This is a very good question, and an interesting one.

It has been 33 years since I did any work in nuclear physics and I am not sure I understood it that well even then, but here is my understanding of the greater asymmetry of fission produced by thermal neutrons. I will leave it up to the real experts here, such as Morbius or Astronuc, to correct me if anything I am about to say is wrong.

The neutron capture cross-section of the U235 nucleus is large for thermal neutrons. This means that a thermal neutron can be captured when it collides with the nucleus at a wide range of angles (not just head-on 90 degrees).

When a neutron is captured, there is a release of about 6 MeV of energy within the nucleus. The release of 6 MeV of neutron binding energy from the capture of the neutron excites the nucleus and the excited nucleus undergoes conformational changes.

Given that the nucleus of U235 is quite large compared to a neutron, the location in the nucleus where that neutron is captured should affect the resulting distribution of that energy, at least initially, within the nucleus.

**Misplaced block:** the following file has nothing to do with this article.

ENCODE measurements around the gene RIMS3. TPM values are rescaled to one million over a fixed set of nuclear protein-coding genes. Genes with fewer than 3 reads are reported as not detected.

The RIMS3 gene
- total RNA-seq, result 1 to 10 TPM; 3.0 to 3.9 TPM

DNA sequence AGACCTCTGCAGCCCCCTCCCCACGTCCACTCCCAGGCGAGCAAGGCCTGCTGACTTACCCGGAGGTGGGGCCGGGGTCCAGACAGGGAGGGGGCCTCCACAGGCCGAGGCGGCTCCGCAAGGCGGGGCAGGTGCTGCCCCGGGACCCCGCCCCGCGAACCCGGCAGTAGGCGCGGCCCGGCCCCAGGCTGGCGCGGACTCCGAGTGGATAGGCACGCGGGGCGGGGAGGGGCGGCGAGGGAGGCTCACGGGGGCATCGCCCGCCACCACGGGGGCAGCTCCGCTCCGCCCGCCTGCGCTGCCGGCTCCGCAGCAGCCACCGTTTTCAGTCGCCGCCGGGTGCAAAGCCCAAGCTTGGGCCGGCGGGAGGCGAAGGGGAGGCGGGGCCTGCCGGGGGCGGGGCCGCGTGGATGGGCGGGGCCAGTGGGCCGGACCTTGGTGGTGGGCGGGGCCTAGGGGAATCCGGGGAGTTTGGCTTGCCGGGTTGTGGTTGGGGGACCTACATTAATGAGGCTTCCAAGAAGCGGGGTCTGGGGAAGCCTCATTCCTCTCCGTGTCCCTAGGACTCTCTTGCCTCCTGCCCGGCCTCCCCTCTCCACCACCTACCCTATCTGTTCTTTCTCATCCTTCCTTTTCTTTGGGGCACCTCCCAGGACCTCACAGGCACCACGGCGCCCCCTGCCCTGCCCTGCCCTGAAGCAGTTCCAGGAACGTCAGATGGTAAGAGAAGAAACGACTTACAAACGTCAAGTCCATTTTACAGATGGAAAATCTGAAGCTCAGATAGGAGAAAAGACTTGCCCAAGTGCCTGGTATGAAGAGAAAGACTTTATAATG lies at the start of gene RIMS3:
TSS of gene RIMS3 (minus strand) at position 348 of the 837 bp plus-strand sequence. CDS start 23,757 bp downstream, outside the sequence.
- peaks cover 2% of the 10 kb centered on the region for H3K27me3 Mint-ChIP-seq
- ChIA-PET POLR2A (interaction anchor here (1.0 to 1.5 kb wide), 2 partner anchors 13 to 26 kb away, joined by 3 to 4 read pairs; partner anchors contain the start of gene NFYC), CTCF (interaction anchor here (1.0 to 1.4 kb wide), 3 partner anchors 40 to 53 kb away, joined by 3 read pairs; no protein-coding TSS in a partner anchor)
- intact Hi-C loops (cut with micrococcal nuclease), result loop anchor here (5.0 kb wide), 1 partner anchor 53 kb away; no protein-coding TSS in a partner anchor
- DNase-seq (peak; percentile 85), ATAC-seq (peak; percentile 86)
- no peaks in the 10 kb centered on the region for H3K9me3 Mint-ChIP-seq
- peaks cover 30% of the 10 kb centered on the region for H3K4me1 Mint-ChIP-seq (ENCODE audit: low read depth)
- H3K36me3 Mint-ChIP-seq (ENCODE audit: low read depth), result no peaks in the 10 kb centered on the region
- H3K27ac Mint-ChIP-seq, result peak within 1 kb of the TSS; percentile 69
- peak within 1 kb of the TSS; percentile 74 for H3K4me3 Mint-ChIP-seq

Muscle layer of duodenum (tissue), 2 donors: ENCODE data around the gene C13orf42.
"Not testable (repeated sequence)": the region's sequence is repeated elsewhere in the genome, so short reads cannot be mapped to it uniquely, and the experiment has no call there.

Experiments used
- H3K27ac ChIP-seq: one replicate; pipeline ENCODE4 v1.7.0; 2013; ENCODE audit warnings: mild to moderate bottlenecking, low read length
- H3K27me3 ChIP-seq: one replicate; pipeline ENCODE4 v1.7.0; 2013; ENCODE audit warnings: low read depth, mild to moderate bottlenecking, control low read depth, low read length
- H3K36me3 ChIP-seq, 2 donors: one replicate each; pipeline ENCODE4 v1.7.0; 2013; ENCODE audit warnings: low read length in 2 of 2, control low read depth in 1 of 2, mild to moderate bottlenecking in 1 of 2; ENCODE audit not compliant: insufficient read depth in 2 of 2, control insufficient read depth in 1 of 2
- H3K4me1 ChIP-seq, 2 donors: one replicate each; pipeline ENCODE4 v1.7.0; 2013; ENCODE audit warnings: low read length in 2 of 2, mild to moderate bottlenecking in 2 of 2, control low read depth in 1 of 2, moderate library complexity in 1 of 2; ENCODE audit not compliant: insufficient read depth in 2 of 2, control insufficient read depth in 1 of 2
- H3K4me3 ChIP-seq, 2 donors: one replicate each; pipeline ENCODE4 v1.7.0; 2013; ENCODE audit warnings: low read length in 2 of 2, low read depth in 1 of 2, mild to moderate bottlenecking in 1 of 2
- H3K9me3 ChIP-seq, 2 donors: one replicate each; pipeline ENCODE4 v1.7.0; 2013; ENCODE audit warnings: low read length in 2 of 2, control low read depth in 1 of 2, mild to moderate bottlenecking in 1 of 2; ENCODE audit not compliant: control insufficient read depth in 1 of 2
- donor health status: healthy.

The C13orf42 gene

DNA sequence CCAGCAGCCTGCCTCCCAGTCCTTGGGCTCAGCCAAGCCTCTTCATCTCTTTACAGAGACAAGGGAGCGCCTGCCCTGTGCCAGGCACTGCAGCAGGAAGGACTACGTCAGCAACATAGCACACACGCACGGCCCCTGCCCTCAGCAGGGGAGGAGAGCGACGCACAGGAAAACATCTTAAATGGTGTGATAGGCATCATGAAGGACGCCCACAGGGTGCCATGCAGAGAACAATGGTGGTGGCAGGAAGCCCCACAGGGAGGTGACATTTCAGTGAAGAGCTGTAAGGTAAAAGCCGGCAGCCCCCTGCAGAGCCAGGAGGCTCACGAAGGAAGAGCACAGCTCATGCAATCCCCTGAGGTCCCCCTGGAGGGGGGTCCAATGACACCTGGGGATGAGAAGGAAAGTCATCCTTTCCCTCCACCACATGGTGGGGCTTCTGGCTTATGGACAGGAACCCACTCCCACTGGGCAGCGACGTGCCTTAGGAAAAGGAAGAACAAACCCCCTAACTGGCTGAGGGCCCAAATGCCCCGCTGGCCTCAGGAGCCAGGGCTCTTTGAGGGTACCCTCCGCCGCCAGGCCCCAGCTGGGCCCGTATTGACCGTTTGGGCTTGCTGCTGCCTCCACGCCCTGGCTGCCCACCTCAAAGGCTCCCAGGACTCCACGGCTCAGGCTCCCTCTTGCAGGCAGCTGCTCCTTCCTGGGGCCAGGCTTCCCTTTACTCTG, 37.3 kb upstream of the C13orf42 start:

It seems to me that the distribution of energy would determine whether and where the nucleus breaks apart. The point at which the attractive nuclear force is exceeded by the repulsive coulomb force determines where the break occurs. If the energy distribution is asymmetric (ie. closer to one side because the neutron is absorbed at an angle less than 90 degrees) the nucleus will break apart in unequal pieces.

The capture cross-section for fast neutrons is much smaller. This means that fast neutrons striking at an oblique angle will bounce off rather than be captured. Consequently, the fast neutron has to strike at close to 90 degrees ie. at or very near the centre of the the nucleus in order to be captured. This is why fast neutrons will produce fission products with similar masses ie. closer to 1/2 the mass of the U235 nucleus.

AM

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Still learning but sounds good to me...

Edit: Okay I've been doing some reading today, and well in fission after the compound nucleus is formed according to the model, it is not about the center, since it becomes "memoryless".

IT doesn't remember where the neutron hit it, and if that's true, then it has nothing to do with the formation of asymmetric/symmetric fission products.